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Economic Growth and Its Causes: Comment on Holcombe

The Quarterly Journal of Austrian Economics

Tags The EntrepreneurEntrepreneurship

07/30/2014Frank Shostak

Volume 2, No. 2 (Summer 1999)

In his article “Entrepreneurship and Economic Growth,” Professor Holcombe (1998) argues that Kirznerian entrepreneurial alertness enables market actors to spot previously unnoticed profit opportunities. Entrepreneurs then act upon these opportunities. As a result, the economy becomes more productive because now more consumer satisfaction can be produced at a lower cost. This is a creative application of the Kirznerian theory, but one that nonetheless suffers from the weaknesses of the theoretical foundation on which it is based.

According to Kirzner, for analytical purposes human action can be divided into a mechanical aspect and a purely entrepreneurial aspect. Once we have adopted this view, Kirzner rightly maintains, “we have automatically excluded the asset owner from an entrepreneurial role. Purely entrepreneurial decisions are by definition reserved for decisionmakers who own nothing at all” (Kirzner 1973, p. 47). The function of the entrepreneur in this framework is to be alert; that is, “simply to know where these unexploited opportunities exist. All he (the entrepreneur) needs is to discover where buyers have been paying too much and where sellers have been receiving too little and to bridge the gap by offering to buy for a little more and to sell for a little less” (ibid., p. 41).

Entrepreneurial profit, then, is not a yield on exchange or production but simply the difference between the two sets of prices. For that reason, “the discovery of a profit opportunity means the discovery of something obtainable for nothing at all. No investment at all is required; the free ten-dollar bill is discovered to be already within one’s grasp” (Kirzner, p. 48; emphasis in original).

This view of entrepreneurship can be distinguished from that advanced by Murray Rothbard, who argued that for profit to emerge, one needs to employ assets.


Profits, after all, are simply the other side of the coin of an increase in the value of one’s capital, losses are the reflection of a loss in capital assets. The speculator who expects a stock to rise uses money to purchase that stock; a rise or fall in the price of stock will raise or lower the value of the stock assets. If the prices rise, the profits are one and the same thing as the increase in capital assets. (Rothbard 1997b, p. 247)

While stating that the pure entrepreneur cannot have assets, Kirzner, however, argues that we must view the pure entrepreneur “as hiring all the talent needed to organize factors of production into a smoothly working team and as buying all the resources needed to effectively complete the transactions which his entrepreneurship suggests he enter into” (Kirzner 1973, p. 45; italics in original). But how is all this possible if the Kirznerian entrepreneur does not have assets? According to Rothbard (1997b, p. 247), ideas alone are not enough to exploit profit opportunities. “I might be keenly alert to a profit opportunity virtually lying at my feet. I may have a sure tip on the stock market. But if I haven’t got any money to invest, the profits, perceived opportunity or not, will simply not be made.”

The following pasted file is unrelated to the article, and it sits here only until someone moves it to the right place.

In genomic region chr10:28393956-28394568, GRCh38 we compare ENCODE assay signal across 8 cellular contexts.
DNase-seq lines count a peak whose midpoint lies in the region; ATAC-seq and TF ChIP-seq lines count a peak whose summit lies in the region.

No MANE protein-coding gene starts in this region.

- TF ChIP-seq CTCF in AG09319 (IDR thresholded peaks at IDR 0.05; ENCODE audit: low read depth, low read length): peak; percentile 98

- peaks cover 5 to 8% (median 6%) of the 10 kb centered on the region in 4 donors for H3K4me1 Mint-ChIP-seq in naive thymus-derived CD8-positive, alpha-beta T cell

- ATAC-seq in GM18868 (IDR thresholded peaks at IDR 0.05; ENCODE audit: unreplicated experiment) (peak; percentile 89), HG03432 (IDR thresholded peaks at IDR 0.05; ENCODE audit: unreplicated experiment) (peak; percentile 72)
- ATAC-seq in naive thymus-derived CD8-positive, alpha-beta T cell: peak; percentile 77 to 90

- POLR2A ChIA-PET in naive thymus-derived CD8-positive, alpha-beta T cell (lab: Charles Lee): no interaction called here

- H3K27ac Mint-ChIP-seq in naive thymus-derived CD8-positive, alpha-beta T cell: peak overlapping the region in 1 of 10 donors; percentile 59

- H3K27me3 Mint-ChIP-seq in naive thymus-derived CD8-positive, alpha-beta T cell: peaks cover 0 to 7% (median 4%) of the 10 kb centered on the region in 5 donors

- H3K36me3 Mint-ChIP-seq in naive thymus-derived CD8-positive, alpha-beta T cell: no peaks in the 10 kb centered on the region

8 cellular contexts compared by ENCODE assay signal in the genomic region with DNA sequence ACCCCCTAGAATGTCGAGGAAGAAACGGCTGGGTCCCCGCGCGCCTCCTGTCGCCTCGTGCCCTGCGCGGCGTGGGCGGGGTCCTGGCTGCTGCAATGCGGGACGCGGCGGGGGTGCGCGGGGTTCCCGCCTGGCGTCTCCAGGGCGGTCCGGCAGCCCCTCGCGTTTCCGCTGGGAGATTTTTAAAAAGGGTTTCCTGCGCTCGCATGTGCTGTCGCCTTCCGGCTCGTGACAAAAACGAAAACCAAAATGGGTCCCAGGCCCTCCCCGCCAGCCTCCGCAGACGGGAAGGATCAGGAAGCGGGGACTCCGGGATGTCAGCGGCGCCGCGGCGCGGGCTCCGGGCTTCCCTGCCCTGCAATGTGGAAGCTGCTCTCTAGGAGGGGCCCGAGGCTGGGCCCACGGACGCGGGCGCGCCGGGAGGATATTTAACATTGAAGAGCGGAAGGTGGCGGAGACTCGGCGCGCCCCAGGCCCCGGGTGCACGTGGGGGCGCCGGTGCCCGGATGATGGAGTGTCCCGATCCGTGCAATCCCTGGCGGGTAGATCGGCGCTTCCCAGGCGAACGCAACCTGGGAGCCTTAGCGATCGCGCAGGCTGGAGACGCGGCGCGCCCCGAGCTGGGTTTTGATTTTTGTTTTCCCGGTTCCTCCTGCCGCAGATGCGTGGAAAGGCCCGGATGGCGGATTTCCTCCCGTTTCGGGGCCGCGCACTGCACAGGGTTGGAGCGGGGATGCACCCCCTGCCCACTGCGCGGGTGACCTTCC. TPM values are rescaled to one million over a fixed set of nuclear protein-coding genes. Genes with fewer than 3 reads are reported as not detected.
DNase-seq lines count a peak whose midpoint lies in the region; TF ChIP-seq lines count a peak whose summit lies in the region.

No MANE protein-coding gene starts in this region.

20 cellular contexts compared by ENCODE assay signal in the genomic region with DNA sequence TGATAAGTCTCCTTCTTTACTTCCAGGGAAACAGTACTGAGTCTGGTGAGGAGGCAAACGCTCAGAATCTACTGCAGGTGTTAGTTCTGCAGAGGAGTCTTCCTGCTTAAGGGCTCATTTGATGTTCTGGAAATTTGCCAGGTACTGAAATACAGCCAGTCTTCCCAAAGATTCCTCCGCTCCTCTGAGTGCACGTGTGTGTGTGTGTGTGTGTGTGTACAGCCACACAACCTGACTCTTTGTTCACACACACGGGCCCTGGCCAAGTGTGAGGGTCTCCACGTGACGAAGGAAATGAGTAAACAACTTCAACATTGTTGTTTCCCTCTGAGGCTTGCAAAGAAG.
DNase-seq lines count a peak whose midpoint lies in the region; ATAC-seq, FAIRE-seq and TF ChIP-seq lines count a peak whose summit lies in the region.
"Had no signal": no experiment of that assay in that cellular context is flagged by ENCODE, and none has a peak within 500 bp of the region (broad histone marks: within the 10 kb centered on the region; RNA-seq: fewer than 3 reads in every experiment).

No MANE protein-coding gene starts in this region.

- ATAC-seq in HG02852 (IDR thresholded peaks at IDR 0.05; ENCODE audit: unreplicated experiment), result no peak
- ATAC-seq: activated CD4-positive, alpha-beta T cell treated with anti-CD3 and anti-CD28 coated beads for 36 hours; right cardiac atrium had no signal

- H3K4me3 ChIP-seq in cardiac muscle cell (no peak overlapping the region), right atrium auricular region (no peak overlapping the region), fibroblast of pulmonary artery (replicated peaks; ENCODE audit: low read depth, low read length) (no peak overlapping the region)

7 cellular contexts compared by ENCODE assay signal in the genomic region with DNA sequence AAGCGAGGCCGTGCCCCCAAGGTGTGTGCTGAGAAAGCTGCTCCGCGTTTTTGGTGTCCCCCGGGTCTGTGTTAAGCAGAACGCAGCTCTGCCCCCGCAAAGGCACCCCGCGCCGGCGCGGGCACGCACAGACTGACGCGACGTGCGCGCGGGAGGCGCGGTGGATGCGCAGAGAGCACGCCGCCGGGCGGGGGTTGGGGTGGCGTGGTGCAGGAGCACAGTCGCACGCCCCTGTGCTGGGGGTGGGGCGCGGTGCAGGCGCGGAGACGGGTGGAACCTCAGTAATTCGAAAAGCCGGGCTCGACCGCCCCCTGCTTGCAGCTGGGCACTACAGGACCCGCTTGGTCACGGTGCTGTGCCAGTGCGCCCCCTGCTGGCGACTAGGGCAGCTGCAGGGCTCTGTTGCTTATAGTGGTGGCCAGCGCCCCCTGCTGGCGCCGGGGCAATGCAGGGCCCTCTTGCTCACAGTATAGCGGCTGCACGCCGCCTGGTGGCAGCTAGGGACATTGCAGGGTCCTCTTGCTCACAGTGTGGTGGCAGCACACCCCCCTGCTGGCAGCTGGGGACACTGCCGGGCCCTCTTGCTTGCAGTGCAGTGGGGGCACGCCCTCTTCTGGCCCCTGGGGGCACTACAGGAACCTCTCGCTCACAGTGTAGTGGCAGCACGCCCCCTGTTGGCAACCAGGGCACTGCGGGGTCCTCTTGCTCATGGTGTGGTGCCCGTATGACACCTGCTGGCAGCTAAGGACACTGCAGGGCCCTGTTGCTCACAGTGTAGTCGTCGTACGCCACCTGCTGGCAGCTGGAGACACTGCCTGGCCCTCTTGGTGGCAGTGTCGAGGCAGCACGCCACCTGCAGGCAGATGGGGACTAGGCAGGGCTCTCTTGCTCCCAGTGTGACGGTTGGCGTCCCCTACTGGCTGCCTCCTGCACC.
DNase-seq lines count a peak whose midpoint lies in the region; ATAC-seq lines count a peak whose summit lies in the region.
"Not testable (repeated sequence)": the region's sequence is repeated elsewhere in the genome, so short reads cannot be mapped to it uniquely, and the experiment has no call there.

One might respond to this problem by arguing that the “pure entrepreneur” is merely an analytical device to help us isolate what distinguishes his contribution from other market actors; in the real world, of course, the entrepreneur does own assets. Kirzner has in mind the desire to distinguish the entrepreneurship from the purely passive economizer; “it is analytically expedient to treat [the entrepreneur] as if he represented two entirely separate decisionmakers, one a passive economizer, the other a pure entrepreneur” (1973, p. 43).

However, the purpose of abstraction is to help to grasp the facts of reality and not to obscure them. By viewing human action as comprised of two separate parts—the mechanical and the conscious—we are no longer dealing with human beings but with pure thought experiments. The mechanical aspect of the entrepreneur, although it is part of the real world, is unconscious and automatic, while the other part is pure consciousness disembodied from real objects. Because the two parts are separate and not integrated, neither part can secure actual entrepreneurial profits: unconscious beings cannot know how to earn profits, while conscious but assetless beings can observe profit opportunities but not realize them. The Kirznerian entrepreneur, then, is not a human being but an abstraction. This entrepreneur can observe, but he does not confront risk and does not suffer losses.

It is for this reason that Rothbard (1997a, p. 128) asks, “if superior alertness accounts for entrepreneurial profits, what in the Kirznerian world can account for entrepreneurial losses?” As an alternative, Rothbard points to the Misesian idea of the entrepreneur. He “takes risks that he can make profits by risking resources and through superior forecasting of the future, while suffering losses from inferior forecasting.” The Kirznerian entrepreneur confronts neither risk nor uncertainty (ibid.; emphasis in original).